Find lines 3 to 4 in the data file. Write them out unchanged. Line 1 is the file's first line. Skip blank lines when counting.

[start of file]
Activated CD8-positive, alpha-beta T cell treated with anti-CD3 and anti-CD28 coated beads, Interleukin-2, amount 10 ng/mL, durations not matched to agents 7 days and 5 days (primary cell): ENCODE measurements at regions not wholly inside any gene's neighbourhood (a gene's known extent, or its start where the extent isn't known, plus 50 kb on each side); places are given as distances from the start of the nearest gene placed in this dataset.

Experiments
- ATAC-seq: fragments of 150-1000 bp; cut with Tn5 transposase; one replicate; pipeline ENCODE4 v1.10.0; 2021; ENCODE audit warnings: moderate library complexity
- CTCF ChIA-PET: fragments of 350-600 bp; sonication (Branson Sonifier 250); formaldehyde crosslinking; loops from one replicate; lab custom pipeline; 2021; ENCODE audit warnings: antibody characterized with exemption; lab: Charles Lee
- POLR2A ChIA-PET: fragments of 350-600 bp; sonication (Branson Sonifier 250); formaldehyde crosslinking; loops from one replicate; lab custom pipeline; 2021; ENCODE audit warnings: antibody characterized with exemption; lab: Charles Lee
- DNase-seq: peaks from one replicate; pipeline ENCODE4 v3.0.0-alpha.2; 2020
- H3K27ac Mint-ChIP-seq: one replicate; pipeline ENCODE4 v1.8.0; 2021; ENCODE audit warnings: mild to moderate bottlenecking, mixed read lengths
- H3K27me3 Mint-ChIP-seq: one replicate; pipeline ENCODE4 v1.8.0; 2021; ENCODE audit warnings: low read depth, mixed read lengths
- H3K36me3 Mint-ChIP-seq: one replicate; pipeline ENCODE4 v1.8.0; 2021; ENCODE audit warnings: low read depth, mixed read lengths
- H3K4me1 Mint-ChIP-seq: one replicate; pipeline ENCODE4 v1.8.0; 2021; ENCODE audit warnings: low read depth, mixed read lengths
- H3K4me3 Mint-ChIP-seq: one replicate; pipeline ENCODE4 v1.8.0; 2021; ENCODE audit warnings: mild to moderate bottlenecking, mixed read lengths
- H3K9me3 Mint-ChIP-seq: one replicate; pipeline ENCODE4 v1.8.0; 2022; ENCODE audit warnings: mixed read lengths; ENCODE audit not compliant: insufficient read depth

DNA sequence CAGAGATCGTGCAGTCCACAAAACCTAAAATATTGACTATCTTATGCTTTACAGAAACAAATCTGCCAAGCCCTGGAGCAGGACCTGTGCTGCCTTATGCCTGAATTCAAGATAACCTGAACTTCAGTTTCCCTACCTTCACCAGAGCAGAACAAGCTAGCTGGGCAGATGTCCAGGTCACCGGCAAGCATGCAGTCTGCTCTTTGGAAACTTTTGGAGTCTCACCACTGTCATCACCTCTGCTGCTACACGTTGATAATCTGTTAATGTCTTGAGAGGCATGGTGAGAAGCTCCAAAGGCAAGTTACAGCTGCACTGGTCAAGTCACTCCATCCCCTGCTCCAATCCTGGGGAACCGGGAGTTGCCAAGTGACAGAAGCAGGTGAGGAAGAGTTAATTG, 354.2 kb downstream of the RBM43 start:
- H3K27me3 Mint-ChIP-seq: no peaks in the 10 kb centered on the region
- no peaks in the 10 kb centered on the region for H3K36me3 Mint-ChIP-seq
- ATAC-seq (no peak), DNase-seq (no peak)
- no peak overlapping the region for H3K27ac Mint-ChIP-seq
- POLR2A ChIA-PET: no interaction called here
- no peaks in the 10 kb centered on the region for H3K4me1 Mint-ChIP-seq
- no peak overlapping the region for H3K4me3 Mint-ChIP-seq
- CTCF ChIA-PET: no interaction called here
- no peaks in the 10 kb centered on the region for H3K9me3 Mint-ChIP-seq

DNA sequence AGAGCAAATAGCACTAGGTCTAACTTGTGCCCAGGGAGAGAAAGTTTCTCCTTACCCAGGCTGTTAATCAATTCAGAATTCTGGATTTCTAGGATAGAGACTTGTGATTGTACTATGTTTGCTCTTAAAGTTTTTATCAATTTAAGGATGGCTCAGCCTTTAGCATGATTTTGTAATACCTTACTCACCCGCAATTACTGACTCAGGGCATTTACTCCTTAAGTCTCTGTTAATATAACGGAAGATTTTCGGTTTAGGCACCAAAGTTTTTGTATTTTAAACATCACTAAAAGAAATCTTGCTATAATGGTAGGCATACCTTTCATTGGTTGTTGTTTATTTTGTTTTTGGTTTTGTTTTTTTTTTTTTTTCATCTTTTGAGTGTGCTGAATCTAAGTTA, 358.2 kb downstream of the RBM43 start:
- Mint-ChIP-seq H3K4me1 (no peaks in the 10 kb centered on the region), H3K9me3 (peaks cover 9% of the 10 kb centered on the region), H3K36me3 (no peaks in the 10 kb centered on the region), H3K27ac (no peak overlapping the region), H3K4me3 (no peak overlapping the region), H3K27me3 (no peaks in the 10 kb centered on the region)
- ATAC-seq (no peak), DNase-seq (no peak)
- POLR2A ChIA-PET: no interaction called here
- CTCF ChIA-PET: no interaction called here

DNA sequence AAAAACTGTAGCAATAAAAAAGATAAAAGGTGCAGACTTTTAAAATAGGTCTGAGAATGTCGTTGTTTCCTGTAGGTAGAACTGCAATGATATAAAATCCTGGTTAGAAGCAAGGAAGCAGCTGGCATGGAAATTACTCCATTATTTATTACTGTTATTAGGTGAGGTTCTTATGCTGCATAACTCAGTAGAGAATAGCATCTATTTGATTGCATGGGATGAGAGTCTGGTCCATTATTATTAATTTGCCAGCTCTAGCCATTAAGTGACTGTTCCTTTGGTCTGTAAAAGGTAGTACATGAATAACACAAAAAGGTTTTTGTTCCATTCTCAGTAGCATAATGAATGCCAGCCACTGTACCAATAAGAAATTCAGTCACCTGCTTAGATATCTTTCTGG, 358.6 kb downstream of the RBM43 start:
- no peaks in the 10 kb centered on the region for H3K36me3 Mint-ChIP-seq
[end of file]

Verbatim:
- ATAC-seq: fragments of 150-1000 bp; cut with Tn5 transposase; one replicate; pipeline ENCODE4 v1.10.0; 2021; ENCODE audit warnings: moderate library complexity
- CTCF ChIA-PET: fragments of 350-600 bp; sonication (Branson Sonifier 250); formaldehyde crosslinking; loops from one replicate; lab custom pipeline; 2021; ENCODE audit warnings: antibody characterized with exemption; lab: Charles Lee